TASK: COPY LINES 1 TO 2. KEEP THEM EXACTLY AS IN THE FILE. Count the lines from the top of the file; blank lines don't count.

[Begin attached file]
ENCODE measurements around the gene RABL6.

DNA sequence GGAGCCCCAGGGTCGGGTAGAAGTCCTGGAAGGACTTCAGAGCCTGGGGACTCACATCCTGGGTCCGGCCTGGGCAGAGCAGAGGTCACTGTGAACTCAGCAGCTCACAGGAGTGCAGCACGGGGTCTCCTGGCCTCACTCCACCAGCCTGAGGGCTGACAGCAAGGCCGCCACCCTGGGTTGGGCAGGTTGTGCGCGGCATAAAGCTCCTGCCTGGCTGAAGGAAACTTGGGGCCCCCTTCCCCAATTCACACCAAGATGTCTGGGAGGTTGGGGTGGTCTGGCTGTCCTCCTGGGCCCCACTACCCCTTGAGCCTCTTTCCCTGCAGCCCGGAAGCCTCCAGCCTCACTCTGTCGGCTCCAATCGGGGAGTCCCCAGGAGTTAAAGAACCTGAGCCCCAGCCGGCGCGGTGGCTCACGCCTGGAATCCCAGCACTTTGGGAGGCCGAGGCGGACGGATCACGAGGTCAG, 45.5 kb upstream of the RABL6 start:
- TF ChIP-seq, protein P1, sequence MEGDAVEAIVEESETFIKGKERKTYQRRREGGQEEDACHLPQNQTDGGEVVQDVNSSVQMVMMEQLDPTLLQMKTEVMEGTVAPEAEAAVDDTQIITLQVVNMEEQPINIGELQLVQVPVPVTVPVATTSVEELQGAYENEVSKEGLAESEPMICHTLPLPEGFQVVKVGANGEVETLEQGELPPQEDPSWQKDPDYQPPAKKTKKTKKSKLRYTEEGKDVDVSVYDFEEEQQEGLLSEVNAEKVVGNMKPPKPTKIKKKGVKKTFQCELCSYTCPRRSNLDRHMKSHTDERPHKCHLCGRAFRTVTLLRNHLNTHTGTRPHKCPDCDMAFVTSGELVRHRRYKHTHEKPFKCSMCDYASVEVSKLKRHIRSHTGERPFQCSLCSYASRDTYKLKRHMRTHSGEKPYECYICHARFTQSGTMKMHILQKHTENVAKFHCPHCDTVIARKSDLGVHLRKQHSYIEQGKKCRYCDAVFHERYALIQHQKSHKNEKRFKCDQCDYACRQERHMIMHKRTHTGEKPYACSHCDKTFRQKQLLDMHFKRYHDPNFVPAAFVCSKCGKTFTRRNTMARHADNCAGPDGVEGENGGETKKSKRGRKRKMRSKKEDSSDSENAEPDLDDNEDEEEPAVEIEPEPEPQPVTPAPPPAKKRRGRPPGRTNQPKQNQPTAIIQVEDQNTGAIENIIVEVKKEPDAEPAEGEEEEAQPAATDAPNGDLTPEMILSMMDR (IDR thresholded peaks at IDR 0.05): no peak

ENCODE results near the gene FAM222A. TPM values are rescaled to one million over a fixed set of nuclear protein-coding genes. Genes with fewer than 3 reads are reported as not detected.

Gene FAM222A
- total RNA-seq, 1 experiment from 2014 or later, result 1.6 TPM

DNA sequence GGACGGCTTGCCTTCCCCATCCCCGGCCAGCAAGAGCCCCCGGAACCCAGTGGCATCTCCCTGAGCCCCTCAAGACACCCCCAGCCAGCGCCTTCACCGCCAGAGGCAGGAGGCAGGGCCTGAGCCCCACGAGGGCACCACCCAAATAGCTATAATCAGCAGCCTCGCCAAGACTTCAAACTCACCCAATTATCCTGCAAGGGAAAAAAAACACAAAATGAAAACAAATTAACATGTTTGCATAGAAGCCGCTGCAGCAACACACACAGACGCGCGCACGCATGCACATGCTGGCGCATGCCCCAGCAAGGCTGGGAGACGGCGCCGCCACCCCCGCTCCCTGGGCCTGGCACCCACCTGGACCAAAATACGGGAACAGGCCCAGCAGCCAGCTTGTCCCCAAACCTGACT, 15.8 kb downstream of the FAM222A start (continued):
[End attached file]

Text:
ENCODE measurements around the gene RABL6.

DNA sequence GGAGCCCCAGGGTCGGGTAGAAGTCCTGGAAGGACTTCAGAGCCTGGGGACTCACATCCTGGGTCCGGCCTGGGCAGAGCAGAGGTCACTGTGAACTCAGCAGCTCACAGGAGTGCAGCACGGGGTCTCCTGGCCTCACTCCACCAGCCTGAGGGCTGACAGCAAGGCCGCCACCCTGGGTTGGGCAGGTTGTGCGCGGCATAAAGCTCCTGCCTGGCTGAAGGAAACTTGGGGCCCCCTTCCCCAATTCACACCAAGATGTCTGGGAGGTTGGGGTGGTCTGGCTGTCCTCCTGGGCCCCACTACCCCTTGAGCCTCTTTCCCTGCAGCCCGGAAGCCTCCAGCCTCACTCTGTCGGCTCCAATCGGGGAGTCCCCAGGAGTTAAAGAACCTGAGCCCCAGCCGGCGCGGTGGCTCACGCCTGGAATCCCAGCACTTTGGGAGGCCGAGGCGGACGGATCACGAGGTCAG, 45.5 kb upstream of the RABL6 start: